Tuesday, January 18, 2022



Falana to FG: Igboho’s extradition must follow due process — he can’t be deported

Falana to FG: Igboho’s extradition must follow due process — he can’t be deported
July 22
21:18 2021

Femi Falana, a senior advocate of Nigeria (SAN), says the federal government cannot extradite Sunday Adeyemo, a Yoruba youth better know as Sunday Igboho, from Benin Republic without due process.

Igboho was declared wanted by the Department of State Services (DSS) early in July after his Ibadan house was raided by the operatives of the security agency.

He was arrested at Cotonou Airport with his wife on while on their way to Germany on Monday, and he’s currently been held by security operatives in the country.

In a statement on Thursday, Falana said the request by Nigeria to extradite Igboho must be supported by a statement of offences.


“Contrary to speculations in the media, it is submitted that Igboho cannot be expelled from Benin and deported to Nigeria on the basis of his arrest by Interpol without due process as prescribed by Article 12(4) of the African Charter on Human and Peoples Rights which provides that ‘A non-national legally admitted in a territory of a State Party to the present Charter, may only be expelled from it by virtue of a decision taken in accordance with the law,’” he said.

“Thus, the Federal Government cannot bring back Igboho to the country without first making a request for his extradition and prosecution in Nigeria pursuant to the provisions of the ECOWAS Convention A/P.1/8/94 on Extradition, which is applicable in the 15 member states of the ECOWAS.

“It is pertinent to note that the 1994 ECOWAS Convention has superseded the 1984 Extradition Treaty between Nigeria, Togo, Benin and Ghana pursuant to Article 32 of the ECOWAS Convention on Extradition.


“Accordingly, upon the receipt of a request for the extradition of Igboho, the Government of Benin Republic will be under a legal obligation to commence extradition proceedings in one of its domestic courts. It is pertinent to point out that by virtue of Article 28 (2) of the ECOWAS Convention on Extradition, the procedure with regard to extradition and provisional arrest are governed solely by the law of the requested State, i.e. Benin Republic.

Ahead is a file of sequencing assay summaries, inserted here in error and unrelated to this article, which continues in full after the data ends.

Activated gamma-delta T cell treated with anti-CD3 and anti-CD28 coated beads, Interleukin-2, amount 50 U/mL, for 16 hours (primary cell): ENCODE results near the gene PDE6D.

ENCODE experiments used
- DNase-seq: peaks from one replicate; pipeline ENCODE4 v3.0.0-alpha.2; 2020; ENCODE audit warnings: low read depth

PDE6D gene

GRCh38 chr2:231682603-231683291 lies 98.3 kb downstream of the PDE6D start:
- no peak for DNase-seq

“Apart from providing for a speedy extradition procedure, the government of Benin Republic shall ensure that Igboho, whose extradition is requested, has the right to be heard by a judicial authority and to be assisted by the lawyer of his own choice. Nigeria is specifically requested by Article 4 of the ECOWAS Convention on Extradition to convince the Court in Cotonou that the offence in respect of which Igboho is wanted is not political or for the purpose of prosecuting him on account of his ethnic group or political opinion. Various provisions of the African Charter on Human and Peoples’ Rights and the International Covenant on Civil and Political Rights, to which Nigeria is also a party, apply as well. As noted, if the person is lawfully within the territory of the rendering State, extradition requires due process.”

Falana said extraordinary rendition frustrates the requirements of the African Charter and the covenant that anyone who is arrested or detained should have a right to challenge the validity of his or her detention.

He said the seizure and rendition of suspects may be characterised as a “forced disappearance” under international human rights law, by which an individual is abducted by persons acting on behalf of or with the acquiescence of the state, followed by a denial of information or other forms of accountability by state authorities.


He added that from the information at his disposal, Tukur Buratai, the new ambassador of Nigeria to Benin Republic, has submitted an application for the deportation of Igboho to Nigeria.

“With respect, the request cannot be granted as it has to comply with Article 18 of the Extradition Convention. It is not sufficient to state that Igboho is wanted for terrorism and murder,” he said.

“The request must be supported by a statement of the offences for which extradition is requested, the time and place of their commission; their legal descriptions; and a reference to the relevant legal provision shall be set out as accurately as possible; and an authenticated copy of the relevant law indicating the sentence which may be or has been imposed for the offence. To that extent, the Republic of Benin has not received a proper request from the Federal Government for the extradition of Igboho.”

He added that the provision for Benin Republic to detain Igboho will be terminated within a period of 20 days if the country has not received an extradition request from Nigeria in accordance with article 15 of the ECOWAS extradition convention.



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